Tuesday, September 07, 2010

India v China

Some of you may remember my "X vs China" series of posts of 2007, where I discussed multiple high profile cases where various nations noted their disapproval of China's exploitation of their networks. (That's right, 2007 -- three years before the January festivities.) This morning I read Hostile nations trying to steal India's defence secrets, by Rajit Pandit of India's Economic Times. He writes:

Even as Chinese and Pakistani online espionage agents continue their attempts to hack into Indian computer systems, hostile intelligence agencies are also trying to steal defence secrets through use of computer storage media (CSM) devices like pen drives, removable hard disks, CDs, VCDs and the like.

The Intelligence Bureau has sounded a red alert about "intelligence officers of a hostile country'' encouraging their "assets'' working in Indian defence establishments to use CSM devices to pilfer classified information from computer networks...

This comes even as the Army is conducting a court of inquiry against a major posted in the strategically-located Andaman and Nicobar Command, who had stored over 2,000 classified and sensitive documents on his personal computer which was "hacked'' from Pakistan earlier this year...

With cyber-warfare being a top military priority for China, its online espionage agents frequently break into sensitive Indian computer networks.


This story is interesting for two reasons. First, it cites an Indian example of the the risks of personnel with access to classified documents and storage media, similar to the Manning and Wikileaks cases. Second, like the recent Economist magazine discussing the relationship between China and India, it reminds me that China is not just targeting established powers. China is also targeting other rising powers. It would be interesting to research Russia v China or Brazil v China scenarios. Maybe Jeff Carr will post something? (hint)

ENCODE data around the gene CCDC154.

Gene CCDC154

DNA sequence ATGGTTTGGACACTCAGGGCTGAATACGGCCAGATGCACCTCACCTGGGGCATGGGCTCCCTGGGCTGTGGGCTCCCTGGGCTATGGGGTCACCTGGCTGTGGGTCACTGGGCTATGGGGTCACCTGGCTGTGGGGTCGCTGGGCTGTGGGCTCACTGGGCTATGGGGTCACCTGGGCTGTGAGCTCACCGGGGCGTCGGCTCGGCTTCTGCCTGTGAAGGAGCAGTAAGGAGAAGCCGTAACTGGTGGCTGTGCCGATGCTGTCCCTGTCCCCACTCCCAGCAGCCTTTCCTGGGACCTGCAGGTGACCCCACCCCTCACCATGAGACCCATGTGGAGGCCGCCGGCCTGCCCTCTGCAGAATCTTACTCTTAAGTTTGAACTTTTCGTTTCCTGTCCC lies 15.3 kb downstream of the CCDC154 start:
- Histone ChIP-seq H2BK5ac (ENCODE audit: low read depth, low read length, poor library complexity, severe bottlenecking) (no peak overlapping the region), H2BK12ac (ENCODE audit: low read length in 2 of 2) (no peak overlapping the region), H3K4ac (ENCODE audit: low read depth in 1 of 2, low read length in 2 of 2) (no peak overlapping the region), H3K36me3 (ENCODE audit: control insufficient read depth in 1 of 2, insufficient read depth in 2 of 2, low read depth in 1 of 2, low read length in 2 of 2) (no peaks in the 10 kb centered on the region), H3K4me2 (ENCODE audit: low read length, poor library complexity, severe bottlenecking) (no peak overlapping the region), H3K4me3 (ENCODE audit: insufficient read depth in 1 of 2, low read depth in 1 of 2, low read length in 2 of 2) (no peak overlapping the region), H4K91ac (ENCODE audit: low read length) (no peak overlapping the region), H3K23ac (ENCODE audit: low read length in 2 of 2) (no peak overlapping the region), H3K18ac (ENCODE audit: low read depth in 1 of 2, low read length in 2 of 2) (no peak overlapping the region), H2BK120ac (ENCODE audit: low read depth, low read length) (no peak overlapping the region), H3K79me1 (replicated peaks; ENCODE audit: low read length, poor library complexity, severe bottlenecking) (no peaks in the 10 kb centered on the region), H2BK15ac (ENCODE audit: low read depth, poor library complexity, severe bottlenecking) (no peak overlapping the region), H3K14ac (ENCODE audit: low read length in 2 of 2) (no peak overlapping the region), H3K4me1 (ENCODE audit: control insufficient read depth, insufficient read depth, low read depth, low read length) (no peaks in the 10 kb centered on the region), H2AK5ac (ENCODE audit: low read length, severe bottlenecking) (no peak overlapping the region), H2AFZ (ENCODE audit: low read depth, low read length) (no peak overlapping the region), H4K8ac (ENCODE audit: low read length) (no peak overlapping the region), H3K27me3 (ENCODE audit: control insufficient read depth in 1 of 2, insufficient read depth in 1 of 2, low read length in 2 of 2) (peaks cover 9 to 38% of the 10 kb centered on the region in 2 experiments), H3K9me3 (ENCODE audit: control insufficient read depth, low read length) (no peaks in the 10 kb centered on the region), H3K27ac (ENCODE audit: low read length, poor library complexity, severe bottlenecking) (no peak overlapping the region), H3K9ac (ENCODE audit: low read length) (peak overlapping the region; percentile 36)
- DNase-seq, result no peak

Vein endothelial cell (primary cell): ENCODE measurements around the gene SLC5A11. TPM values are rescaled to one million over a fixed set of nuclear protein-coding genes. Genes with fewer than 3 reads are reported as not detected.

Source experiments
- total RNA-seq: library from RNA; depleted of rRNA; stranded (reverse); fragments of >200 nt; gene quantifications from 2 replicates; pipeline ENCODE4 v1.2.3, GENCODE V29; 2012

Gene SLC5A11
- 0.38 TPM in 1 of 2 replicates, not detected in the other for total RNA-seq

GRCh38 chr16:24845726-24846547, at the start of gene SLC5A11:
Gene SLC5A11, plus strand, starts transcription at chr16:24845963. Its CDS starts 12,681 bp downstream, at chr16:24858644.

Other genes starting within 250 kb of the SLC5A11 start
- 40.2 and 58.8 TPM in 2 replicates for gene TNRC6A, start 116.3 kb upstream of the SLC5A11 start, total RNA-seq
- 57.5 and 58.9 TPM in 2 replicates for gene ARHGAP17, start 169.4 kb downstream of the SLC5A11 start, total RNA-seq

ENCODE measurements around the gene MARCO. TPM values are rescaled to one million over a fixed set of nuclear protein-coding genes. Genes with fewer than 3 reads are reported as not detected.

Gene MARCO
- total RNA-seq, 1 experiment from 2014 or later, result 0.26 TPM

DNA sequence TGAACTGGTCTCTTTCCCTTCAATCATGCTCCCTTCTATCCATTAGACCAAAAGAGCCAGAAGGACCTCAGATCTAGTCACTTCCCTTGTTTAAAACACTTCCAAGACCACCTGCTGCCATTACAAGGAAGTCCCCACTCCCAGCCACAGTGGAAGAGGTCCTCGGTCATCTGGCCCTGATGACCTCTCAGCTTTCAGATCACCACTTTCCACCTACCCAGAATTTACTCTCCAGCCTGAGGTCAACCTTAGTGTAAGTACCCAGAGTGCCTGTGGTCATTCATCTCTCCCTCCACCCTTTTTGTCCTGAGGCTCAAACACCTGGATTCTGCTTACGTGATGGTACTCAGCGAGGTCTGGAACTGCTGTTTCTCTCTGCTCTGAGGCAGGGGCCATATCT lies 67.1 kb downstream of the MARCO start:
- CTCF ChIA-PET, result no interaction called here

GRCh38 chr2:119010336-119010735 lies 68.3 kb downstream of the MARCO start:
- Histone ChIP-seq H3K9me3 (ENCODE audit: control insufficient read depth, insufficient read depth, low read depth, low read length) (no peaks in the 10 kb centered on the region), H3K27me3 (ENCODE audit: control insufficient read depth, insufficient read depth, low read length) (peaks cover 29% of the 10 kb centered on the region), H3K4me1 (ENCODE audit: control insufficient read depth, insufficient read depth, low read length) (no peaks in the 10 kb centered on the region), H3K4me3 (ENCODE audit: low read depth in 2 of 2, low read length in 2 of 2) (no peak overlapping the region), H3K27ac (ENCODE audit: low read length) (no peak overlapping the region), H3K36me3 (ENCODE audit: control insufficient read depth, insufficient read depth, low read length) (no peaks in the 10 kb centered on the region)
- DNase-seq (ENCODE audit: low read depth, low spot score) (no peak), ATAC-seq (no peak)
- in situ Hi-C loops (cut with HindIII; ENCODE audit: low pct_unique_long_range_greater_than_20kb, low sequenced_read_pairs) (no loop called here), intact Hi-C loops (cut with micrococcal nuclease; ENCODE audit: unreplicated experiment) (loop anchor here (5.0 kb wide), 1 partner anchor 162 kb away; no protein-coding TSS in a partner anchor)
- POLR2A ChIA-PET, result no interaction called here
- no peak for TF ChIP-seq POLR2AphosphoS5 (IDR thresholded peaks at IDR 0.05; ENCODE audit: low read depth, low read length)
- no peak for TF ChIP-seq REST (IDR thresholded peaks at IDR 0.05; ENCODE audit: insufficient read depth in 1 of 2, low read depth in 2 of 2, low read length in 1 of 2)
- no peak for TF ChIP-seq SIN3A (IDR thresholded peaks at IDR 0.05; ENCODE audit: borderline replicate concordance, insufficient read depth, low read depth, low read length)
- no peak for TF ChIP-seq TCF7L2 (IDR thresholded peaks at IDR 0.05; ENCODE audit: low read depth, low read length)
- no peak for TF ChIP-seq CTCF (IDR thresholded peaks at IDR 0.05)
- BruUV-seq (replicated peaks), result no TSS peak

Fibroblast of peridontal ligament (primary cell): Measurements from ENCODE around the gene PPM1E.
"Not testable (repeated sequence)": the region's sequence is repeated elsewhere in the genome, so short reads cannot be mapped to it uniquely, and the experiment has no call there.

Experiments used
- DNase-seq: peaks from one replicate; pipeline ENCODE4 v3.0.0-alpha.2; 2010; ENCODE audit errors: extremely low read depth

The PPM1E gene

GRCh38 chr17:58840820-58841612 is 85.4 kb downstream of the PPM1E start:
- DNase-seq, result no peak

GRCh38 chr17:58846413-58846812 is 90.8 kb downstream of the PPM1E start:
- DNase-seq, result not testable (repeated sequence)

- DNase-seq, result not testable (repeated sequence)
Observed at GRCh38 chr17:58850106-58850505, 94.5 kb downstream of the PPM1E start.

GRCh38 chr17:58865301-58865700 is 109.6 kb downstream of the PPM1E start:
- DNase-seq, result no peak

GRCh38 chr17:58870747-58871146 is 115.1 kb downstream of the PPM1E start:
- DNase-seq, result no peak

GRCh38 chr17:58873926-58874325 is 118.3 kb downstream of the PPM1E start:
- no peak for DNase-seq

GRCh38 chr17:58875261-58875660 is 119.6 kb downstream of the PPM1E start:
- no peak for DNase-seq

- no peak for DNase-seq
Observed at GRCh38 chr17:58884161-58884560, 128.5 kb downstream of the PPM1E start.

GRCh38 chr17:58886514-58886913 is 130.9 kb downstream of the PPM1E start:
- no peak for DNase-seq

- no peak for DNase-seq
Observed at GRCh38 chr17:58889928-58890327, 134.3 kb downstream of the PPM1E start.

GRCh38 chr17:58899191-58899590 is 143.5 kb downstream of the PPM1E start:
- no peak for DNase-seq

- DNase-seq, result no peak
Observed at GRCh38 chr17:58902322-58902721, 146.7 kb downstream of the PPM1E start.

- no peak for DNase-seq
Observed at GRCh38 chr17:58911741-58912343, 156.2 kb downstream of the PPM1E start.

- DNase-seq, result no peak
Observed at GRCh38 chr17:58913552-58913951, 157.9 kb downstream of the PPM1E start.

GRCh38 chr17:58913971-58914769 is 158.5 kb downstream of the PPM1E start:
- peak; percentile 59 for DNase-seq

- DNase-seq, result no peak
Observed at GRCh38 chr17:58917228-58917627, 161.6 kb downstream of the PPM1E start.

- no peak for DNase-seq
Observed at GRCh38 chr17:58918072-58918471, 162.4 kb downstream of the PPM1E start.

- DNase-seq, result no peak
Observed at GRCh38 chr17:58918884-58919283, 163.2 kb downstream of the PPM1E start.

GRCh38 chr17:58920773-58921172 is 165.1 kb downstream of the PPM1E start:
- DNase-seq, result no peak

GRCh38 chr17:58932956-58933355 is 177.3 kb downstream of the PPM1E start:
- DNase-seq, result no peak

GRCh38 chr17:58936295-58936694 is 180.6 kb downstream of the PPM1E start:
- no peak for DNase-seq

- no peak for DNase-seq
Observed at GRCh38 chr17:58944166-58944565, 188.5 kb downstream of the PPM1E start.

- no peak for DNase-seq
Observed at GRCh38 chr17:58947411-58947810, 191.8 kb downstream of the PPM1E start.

5 comments:

Jeffrey said...

You know me too well, Richard. I'm working on that very thing for a presentation at Blackhat Abu Dhabi, should it be selected. If I don't make the cut, I'll publish it at Forbes Firewall and ping you. :-)

scottevil said...

India is one of seven nations that produces a combat aircraft themselves. I believe it is called the LCA. Brazil, of course, has rocket launching facilities. Thise "developing powers" are already developed in certain sectors, so they struggle with the same security problems as Europe and the US.

Steven Branigan said...

The recent Bradley Manning espionage case along with the press about "Operation Buckshot Yankee" continue to show that information is a valuable target. Further, disgruntled insiders or even guests, once inside, can often exceed authorization and gain access to a network worth of information.

Firewalls are necessary to protect against the external threat, of course. However, internal security controls and effective logging are becoming necessary as well.

Mark Kelly said...

No surprise that China is targeting India with targeted information espionage (and likely vice versa). From different magazines China is a bit threatened that India is building its economy more like the US. vs a low wage manufacturing economy like China has mostly had. India is well positioned to be the dominant economic player in the region due to taking this approach and an overall greater entrepreneurial spirit then China on average.

Peter Abatan said...

The new wars will not be fought using the latest millitary weapons, neither will it be through flying planes into buildings.

The new war to be fought will be purely based on information espionage. Countries and especially organisations will rise and fall depending on how vulnerable they become due to their inability to persistently protect their data.